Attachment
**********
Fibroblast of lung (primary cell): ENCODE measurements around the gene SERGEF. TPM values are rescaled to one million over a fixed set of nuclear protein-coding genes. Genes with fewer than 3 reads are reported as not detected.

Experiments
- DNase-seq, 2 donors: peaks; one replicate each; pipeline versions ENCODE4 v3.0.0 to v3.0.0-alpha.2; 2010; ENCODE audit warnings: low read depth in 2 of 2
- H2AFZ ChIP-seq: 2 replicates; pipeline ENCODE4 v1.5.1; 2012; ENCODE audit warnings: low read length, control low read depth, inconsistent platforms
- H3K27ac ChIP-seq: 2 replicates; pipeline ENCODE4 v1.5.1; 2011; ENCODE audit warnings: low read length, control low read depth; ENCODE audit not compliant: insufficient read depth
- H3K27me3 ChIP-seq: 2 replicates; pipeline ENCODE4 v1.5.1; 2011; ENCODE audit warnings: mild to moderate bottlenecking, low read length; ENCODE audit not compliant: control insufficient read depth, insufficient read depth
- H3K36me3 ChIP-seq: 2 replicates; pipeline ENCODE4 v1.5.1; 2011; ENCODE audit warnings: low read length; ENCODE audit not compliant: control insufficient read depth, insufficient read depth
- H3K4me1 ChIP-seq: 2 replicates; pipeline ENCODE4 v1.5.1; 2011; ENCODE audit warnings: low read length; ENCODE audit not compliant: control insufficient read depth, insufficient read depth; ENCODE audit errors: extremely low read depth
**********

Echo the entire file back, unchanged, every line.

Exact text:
Fibroblast of lung (primary cell): ENCODE measurements around the gene SERGEF. TPM values are rescaled to one million over a fixed set of nuclear protein-coding genes. Genes with fewer than 3 reads are reported as not detected.

Experiments
- DNase-seq, 2 donors: peaks; one replicate each; pipeline versions ENCODE4 v3.0.0 to v3.0.0-alpha.2; 2010; ENCODE audit warnings: low read depth in 2 of 2
- H2AFZ ChIP-seq: 2 replicates; pipeline ENCODE4 v1.5.1; 2012; ENCODE audit warnings: low read length, control low read depth, inconsistent platforms
- H3K27ac ChIP-seq: 2 replicates; pipeline ENCODE4 v1.5.1; 2011; ENCODE audit warnings: low read length, control low read depth; ENCODE audit not compliant: insufficient read depth
- H3K27me3 ChIP-seq: 2 replicates; pipeline ENCODE4 v1.5.1; 2011; ENCODE audit warnings: mild to moderate bottlenecking, low read length; ENCODE audit not compliant: control insufficient read depth, insufficient read depth
- H3K36me3 ChIP-seq: 2 replicates; pipeline ENCODE4 v1.5.1; 2011; ENCODE audit warnings: low read length; ENCODE audit not compliant: control insufficient read depth, insufficient read depth
- H3K4me1 ChIP-seq: 2 replicates; pipeline ENCODE4 v1.5.1; 2011; ENCODE audit warnings: low read length; ENCODE audit not compliant: control insufficient read depth, insufficient read depth; ENCODE audit errors: extremely low read depth